The Court of Appeals, as an additional basis for its holding, relied on what it perceived as a tension between the rule in Finley and the implication of our decision in Bounds v. Smith, 430 U.S. 817 (1977); we find no such tension. Whether the right of access at issue in Bounds is primarily one of due process or equal protection, in either case it rests on a constitutional theory considered in Finley. The Court held in Bounds that a prisoner's "right of access" to the courts required a State to furnish access to adequate law libraries in order that the prisoners might prepare petitions for judicial relief. Bounds, supra, at 828. But it would be a strange jurisprudence that permitted the extension of that holding to partially overrule a subsequently decided case such as Finley which held that prisoners seeking judicial relief from their sentence in state proceedings were not entitled to counsel.
The prisoner's right of access has been described as a consequence of the right to due process of law, see Procunier v. Martinez, 416 U.S. 396, 419 (1974), and as an aspect of equal protection, see Pennsylvania v. Finley, 481 U.S. 551, 557 (1987).
It would be an even stranger jurisprudence to allow, as the dissent would, the "right of access" involved in Bounds v. Smith, supra, to partially overrule Pennsylvania v. Finley, based on "factual" findings of a particular district court regarding matters such as the perceived difficulty of capital sentencing law and the general psychology of death row inmates. Treating such matters as "factual findings," presumably subject only to review under the "clearly-erroneous" standard, would permit a different constitutional rule to apply in a different State if the district judge hearing that claim reached different conclusions. Our cases involving the right to counsel have never taken this tack; they have been categorical holdings as to what the Constitution requires with respect to a particular stage of a criminal proceeding in general. See Powell v. Alabama, 287 U.S. 45 (1932); Griffin v. Illinois, 351 U.S. 12 (1956); Gideon v. Wainwright, 372 U.S. 335 (1963); Douglas v. California, 372 U.S. 353 (1963); Ross v. Moffitt, 417 U.S. 600 (1974); Pennsylvania v. Finley, 481 U.S. 551 (1987). Indeed, as the dissent itself points out, post, at 17, and n. 2, it was the Court's dissatisfaction with the case-by-case approach of Betts v. Brady, 316 U.S. 455 (1942), that led to the adoption of the categorical rule requiring appointed counsel for indigent felony defendants in Gideon.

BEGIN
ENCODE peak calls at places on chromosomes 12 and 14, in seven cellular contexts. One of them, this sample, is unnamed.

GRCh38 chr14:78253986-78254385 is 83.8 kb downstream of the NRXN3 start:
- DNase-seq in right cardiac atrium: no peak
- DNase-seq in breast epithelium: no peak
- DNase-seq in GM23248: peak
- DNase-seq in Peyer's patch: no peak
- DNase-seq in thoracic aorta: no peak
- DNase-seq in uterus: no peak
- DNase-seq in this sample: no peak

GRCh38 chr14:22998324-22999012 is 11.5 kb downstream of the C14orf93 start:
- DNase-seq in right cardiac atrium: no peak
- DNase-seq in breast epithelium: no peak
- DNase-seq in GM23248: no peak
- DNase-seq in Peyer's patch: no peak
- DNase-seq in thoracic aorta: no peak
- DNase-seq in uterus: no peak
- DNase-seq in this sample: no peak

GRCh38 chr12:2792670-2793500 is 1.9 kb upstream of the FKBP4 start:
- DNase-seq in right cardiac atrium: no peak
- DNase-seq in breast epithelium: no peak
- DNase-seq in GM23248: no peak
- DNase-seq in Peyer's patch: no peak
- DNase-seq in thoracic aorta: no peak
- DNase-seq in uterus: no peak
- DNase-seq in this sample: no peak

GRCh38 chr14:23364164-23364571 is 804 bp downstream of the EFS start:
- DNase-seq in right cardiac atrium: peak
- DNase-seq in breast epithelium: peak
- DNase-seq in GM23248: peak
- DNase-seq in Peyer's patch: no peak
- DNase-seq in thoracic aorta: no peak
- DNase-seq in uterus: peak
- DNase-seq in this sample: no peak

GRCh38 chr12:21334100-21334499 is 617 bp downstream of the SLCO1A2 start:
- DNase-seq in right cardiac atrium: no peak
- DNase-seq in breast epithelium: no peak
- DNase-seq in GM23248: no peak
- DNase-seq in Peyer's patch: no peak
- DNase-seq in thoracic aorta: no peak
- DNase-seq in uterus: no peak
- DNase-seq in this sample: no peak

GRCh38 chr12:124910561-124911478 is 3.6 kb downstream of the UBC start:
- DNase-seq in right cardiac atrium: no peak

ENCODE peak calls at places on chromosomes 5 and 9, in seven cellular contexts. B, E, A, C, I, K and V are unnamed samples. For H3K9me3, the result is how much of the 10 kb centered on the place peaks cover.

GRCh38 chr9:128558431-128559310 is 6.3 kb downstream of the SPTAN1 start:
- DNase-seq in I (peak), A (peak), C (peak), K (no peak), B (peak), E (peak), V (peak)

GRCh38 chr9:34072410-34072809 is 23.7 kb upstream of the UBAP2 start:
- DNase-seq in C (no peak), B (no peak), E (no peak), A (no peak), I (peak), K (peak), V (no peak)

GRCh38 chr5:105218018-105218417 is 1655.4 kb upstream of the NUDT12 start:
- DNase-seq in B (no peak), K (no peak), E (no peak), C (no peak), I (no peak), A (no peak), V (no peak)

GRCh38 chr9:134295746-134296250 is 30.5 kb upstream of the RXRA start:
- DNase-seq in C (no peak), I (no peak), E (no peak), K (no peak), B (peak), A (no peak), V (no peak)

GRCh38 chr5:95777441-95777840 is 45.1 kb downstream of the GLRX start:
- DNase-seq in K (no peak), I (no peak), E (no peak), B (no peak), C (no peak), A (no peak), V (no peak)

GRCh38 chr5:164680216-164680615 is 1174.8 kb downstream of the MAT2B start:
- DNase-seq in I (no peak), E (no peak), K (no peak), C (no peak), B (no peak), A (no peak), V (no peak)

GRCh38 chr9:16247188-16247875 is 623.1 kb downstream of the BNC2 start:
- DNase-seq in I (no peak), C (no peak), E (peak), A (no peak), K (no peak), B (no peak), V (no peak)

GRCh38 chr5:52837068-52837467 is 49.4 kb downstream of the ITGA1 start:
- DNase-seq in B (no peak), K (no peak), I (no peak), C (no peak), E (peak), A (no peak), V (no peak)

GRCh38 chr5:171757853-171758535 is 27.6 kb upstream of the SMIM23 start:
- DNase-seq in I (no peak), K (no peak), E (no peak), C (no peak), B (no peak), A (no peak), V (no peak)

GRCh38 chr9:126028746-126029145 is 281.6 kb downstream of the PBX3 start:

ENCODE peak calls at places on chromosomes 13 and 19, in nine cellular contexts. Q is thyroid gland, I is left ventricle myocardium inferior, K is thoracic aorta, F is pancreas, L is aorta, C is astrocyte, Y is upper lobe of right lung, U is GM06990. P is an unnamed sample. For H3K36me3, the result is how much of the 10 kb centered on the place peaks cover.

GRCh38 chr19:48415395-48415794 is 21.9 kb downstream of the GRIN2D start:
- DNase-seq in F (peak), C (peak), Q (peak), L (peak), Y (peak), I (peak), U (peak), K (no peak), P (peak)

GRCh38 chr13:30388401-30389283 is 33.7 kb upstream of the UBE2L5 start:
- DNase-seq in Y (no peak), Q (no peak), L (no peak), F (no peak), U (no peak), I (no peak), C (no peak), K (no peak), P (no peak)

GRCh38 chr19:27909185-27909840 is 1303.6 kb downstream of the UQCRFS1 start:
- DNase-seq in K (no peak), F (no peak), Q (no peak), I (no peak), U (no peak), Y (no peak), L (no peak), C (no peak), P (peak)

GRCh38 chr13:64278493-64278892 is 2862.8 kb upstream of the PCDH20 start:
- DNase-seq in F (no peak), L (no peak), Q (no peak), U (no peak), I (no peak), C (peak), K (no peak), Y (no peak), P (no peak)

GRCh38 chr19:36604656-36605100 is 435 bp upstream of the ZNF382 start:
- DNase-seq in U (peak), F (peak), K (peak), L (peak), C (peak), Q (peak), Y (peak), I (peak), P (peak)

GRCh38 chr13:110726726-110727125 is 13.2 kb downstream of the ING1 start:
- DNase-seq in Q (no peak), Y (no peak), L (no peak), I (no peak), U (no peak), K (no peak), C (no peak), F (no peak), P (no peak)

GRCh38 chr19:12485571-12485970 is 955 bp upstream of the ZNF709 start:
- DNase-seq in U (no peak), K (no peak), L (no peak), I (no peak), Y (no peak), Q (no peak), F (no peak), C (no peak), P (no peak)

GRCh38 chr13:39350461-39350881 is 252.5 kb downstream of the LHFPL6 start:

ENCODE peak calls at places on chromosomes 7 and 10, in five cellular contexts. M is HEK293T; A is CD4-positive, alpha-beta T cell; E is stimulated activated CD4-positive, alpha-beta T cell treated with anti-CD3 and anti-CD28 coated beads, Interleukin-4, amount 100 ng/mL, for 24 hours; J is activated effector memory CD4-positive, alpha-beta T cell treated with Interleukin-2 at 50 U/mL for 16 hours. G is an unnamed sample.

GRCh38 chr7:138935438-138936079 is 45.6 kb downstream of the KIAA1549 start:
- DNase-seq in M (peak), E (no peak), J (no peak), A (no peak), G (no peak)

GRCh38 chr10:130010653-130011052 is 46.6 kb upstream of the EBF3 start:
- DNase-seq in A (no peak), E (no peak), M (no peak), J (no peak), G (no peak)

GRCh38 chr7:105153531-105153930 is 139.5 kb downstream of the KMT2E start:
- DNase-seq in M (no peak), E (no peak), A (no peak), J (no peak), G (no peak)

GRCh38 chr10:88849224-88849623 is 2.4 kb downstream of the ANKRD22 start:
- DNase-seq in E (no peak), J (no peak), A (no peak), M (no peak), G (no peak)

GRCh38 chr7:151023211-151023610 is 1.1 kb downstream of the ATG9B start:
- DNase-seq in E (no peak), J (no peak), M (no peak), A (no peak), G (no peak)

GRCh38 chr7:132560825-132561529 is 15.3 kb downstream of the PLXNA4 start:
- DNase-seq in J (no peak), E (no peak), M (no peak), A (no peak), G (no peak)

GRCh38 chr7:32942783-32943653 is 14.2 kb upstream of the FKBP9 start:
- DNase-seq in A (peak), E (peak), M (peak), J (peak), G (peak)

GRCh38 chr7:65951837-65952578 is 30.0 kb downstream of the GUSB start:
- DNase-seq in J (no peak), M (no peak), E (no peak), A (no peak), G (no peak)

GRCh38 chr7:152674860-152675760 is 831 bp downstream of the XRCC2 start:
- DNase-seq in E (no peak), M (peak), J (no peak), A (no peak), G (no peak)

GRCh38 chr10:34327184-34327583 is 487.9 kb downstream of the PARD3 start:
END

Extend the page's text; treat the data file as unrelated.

There is no inconsistency whatever between the holding of Bounds and the holding in Finley; the holding of neither case squarely decides the question presented in this case. For the reasons previously stated in this opinion, we now hold that Finley applies to those inmates under sentence of death as well as to other inmates, and that holding necessarily imposes limits on Bounds.
Many States automatically provide counsel to death row inmates in state habeas corpus proceedings, as a matter of state law. See, e.g., Ariz. Rule Crim. Proc. 32.5(b); Conn. Gen. Stat. § 51-296(a) (1985); Okla. Stat., Tit. 22, § 1089 (Supp. 1988); Ore. Rev. Stat. § 138.590(3) (1987). Under the Anti-Drug Abuse Act of 1988, attorneys will be appointed in federal habeas corpus actions involving a challenge to a death sentence. See § 7001(b), Pub.L. 100-690, 102 Stat. 4393, 21 U.S.C. § 848(q)(4)(B) (1988 ed.). Respondents suggest that appointment of counsel might even benefit Virginia by speeding, or at least clarifying, the Virginia postconviction process. The situation of death row inmates may well be the Page 13 basis for state policy to provide them extra legal assistance or more lenient standards of pro se pleading.
Petitioners and respondents disagree as to the practices currently in effect in Virginia state prisons with respect to death row prisoners. Respondents contend that these prisoners are denied adequate and timely access to a law library during the final weeks before the date set for their execution. If respondents are correct, the District Court on remand may remedy this situation without any need to enlarge the holding of Bounds.
The judgment of the Court of Appeals is